Diageo released its fiscal year end results for 2014.
Spirits giant Diageo has reported a better than expected rise in sales helped by improvements in its US business and its Scotch portfolio.
After being plagued by les than favourable results over the past few years, chief executive Ivan Menezes welcomed improvement in both organic volume and top line growth.
Reported net sales (£6,421 million) and operating profit (£2,065 million) were up 14.5% and 28% respectively, reflecting an accelerated organic growth rate.
In Great Britain, Diageo GB continued to win share in both the on and the off-trade.
Net sales for the six months ended December 31, 2016, were broadly flat driven by changes in selling patterns across channels according to the company.
Diageo GB’s results were buoyed by sales of Guinness brand, a healthy premium core portfolio performance, continued growth of the luxury reserve business and several successful Innovation initiatives.
Within the premium core portfolio, sales of Baileys were positive net sales up 2%, while
Captain Morgan became the biggest brand in the rum category in Great Britain, overtaking Bacardi in value share.
Tanqueray net sales grew 42% due to expanded distribution within the gin category and Smirnoff gained share in both the off-trade and on-trade.
Reserve brands experienced profitable solid growth, driven by scotch malts and Tanqueray No. TEN.
Ciroc has increased its share of vodka and share gains in Scotch whisky have been boosted through a focus on flavour led malts.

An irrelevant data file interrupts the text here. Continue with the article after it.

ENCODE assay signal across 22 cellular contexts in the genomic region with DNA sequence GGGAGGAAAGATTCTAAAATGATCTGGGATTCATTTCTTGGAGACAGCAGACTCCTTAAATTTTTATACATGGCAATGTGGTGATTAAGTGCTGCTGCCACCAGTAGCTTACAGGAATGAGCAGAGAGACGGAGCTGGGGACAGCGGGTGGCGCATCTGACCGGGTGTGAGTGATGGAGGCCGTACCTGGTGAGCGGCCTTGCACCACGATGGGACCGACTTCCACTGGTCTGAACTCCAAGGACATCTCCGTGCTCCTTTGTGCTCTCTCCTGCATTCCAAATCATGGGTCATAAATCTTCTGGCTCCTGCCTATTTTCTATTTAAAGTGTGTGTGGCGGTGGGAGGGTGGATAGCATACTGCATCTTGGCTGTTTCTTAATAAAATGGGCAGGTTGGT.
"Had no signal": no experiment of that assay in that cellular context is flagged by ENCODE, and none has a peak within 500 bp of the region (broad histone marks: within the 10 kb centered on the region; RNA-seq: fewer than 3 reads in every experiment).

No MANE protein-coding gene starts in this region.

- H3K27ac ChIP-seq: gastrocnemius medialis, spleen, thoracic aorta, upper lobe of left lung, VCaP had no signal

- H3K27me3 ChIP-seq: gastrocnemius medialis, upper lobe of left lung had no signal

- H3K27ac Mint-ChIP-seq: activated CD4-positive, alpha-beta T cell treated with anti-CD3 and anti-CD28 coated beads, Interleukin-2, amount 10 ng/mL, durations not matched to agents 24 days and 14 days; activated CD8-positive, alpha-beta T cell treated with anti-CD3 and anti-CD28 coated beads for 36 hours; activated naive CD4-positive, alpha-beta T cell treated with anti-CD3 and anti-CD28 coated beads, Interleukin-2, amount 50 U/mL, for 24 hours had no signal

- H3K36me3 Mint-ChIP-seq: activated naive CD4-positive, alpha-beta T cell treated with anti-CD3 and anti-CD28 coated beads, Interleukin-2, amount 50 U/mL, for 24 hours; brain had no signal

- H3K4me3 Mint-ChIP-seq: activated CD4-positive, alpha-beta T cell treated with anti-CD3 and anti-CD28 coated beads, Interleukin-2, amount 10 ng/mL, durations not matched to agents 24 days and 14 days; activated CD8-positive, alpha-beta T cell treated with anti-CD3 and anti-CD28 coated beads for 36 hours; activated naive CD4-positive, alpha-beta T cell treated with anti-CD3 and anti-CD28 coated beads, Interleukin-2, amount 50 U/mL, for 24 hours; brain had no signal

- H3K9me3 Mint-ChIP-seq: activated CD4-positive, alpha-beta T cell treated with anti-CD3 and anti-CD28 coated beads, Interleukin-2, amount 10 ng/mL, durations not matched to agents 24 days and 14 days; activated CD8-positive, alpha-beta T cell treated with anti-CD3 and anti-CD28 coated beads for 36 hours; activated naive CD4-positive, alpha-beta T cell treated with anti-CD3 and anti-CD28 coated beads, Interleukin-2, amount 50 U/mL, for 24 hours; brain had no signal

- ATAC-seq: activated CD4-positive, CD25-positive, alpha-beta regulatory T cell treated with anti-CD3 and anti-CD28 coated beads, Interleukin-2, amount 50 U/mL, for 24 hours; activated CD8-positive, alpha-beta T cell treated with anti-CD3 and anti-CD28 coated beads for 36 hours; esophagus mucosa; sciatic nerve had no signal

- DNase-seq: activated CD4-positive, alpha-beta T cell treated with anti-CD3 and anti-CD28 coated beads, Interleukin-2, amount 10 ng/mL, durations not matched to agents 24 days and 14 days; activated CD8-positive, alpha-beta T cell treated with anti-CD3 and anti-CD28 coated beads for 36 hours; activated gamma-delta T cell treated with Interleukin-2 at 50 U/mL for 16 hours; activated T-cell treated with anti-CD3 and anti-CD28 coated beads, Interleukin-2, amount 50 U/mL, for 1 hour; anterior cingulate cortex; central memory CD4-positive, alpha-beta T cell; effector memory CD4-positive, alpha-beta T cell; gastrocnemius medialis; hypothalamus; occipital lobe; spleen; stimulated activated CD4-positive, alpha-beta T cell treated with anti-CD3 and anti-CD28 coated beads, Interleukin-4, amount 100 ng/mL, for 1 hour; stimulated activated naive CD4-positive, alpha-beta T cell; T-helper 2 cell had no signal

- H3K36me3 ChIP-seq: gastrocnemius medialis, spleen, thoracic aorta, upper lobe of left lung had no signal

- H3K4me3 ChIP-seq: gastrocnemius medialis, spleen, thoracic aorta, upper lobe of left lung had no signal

“Diageo is the undisputed leading distiller by volume in the world, thanks to the acquisition of UB Group’s spirits operations, United Spirits, which almost doubled its volume share of global spirits to 10%,” Jeremy Cunnington, senior alcoholic drinks analyst at Euromonitor, said.
“With limited volume growth prospects in mature Western markets, Diageo should look to drive value growth where possible. This should take the form of launching or developing more premium and super premium products, such as Cîroc, as well as by not discounting as heavily its core brands, instead using its portfolio of economy brands to fill the gap.
“While Diageo has been successful in developing its core brands in mature markets in which it is underdeveloped, such as Germany, with Smirnoff and Captain Morgan, it should also look to develop niche high-growth and high-margin areas, such as it is already doing in bourbon/other US whiskey, and in areas such as super premium gin, with boutique brands.”
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